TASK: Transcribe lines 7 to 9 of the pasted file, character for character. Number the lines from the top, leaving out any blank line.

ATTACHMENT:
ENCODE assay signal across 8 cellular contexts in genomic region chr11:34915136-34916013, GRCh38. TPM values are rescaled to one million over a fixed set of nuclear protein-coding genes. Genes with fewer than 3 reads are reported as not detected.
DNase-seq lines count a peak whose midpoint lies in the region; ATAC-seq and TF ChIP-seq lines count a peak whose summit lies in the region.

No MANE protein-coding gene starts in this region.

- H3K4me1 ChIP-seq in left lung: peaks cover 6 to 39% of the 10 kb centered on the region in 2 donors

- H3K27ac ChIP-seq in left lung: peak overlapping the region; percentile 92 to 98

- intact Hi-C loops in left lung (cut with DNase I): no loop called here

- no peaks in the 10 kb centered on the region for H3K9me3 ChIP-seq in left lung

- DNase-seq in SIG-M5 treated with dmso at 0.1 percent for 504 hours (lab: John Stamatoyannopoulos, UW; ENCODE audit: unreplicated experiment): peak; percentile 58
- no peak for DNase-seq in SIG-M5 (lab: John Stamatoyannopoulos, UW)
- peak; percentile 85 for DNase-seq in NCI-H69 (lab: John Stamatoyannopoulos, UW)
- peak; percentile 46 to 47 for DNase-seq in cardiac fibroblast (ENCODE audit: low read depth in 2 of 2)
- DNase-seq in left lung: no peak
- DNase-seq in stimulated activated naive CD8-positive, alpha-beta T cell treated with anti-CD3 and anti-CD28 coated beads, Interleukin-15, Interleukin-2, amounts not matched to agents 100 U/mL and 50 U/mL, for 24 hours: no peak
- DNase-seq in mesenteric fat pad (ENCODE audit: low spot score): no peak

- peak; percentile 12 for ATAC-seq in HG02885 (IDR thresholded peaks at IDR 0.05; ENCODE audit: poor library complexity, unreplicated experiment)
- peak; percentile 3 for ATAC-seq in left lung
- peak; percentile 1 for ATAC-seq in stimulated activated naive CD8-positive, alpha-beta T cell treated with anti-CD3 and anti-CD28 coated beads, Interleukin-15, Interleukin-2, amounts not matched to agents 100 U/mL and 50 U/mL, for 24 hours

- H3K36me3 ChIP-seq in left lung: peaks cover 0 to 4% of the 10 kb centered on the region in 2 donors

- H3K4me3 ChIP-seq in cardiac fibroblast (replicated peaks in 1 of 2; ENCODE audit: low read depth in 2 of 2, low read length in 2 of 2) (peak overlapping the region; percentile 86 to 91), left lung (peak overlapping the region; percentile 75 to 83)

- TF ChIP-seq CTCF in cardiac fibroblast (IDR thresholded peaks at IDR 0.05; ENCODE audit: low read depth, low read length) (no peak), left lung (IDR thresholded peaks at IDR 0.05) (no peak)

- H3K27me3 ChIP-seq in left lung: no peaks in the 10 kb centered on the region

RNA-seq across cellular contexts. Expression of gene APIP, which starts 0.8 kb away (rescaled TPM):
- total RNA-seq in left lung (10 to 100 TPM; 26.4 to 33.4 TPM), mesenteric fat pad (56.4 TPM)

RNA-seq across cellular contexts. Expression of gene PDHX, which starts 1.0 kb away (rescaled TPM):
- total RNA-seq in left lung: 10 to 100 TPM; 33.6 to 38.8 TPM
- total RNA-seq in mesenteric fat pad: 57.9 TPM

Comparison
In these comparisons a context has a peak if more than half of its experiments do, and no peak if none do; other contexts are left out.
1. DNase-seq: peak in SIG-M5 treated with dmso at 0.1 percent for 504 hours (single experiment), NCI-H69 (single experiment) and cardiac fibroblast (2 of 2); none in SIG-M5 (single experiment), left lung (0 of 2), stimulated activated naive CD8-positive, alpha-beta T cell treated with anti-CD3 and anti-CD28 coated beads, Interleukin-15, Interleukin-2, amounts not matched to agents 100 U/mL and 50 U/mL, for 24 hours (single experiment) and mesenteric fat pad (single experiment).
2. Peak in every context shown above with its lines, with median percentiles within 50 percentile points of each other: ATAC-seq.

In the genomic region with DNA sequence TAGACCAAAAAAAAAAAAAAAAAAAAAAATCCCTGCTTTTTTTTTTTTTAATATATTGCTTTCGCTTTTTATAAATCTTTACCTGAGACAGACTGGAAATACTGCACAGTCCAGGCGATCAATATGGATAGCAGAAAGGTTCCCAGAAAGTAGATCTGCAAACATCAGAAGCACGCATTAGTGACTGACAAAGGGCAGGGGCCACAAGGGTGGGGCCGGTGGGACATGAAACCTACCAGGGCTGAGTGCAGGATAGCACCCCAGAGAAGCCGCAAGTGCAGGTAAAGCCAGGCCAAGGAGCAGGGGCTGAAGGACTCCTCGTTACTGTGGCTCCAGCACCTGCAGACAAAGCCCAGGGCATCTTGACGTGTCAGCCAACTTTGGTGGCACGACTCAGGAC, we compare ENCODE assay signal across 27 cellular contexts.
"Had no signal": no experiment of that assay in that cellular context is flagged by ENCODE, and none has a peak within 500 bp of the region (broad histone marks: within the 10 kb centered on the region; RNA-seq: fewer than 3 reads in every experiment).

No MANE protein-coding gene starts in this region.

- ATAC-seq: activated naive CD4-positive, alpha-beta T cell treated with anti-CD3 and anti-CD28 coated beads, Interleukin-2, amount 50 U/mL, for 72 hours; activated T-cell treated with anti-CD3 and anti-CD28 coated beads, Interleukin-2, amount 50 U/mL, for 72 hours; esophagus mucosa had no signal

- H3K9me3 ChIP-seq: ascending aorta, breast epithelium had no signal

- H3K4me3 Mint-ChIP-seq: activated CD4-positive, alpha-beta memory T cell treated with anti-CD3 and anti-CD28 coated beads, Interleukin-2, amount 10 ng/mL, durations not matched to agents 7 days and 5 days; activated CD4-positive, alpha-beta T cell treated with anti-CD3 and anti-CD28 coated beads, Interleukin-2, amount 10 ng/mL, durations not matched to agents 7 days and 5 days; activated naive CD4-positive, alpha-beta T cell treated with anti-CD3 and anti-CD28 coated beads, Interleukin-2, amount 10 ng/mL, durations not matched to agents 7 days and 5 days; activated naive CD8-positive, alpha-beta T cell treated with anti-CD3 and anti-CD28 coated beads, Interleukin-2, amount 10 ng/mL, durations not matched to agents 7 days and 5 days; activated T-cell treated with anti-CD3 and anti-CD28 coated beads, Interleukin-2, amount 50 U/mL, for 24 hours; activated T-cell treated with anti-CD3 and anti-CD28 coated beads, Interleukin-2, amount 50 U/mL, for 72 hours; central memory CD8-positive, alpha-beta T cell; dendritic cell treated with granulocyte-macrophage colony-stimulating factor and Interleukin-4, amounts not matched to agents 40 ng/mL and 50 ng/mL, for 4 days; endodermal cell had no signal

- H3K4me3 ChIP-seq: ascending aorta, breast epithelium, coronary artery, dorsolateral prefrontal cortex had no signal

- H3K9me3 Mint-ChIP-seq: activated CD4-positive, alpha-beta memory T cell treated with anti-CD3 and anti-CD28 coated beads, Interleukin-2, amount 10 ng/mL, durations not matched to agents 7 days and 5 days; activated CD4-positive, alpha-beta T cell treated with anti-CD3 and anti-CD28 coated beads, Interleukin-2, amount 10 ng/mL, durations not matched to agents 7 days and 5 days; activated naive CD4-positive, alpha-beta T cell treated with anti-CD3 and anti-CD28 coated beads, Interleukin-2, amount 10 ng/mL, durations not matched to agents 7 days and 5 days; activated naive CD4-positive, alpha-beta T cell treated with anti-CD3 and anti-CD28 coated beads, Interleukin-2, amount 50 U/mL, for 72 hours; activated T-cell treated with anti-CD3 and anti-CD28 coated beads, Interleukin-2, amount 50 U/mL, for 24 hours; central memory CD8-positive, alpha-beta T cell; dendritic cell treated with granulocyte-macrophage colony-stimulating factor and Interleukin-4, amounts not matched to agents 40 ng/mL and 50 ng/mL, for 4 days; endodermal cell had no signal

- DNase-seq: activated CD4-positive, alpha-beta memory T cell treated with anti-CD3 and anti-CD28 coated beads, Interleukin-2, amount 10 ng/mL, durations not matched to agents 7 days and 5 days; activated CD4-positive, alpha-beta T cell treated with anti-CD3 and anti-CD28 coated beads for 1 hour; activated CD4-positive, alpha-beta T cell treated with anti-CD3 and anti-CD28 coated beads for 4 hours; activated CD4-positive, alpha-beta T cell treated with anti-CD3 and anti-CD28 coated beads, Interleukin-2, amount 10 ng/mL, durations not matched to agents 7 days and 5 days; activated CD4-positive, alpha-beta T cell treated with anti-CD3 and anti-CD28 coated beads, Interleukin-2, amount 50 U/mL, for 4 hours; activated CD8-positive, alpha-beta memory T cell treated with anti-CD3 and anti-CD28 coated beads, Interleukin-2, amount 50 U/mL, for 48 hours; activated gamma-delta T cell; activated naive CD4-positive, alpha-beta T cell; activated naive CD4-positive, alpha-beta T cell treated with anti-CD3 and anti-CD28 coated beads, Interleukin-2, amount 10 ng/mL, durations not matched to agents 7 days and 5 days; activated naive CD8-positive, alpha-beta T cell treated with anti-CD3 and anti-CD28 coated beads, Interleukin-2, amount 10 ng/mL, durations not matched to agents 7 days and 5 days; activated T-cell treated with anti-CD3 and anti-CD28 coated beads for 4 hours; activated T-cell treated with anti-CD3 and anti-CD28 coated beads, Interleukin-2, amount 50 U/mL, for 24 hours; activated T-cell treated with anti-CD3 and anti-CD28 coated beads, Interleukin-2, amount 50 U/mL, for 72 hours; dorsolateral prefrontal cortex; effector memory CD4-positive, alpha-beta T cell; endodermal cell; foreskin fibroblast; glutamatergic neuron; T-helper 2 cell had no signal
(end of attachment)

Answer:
- no peaks in the 10 kb centered on the region for H3K9me3 ChIP-seq in left lung

- DNase-seq in SIG-M5 treated with dmso at 0.1 percent for 504 hours (lab: John Stamatoyannopoulos, UW; ENCODE audit: unreplicated experiment): peak; percentile 58
- no peak for DNase-seq in SIG-M5 (lab: John Stamatoyannopoulos, UW)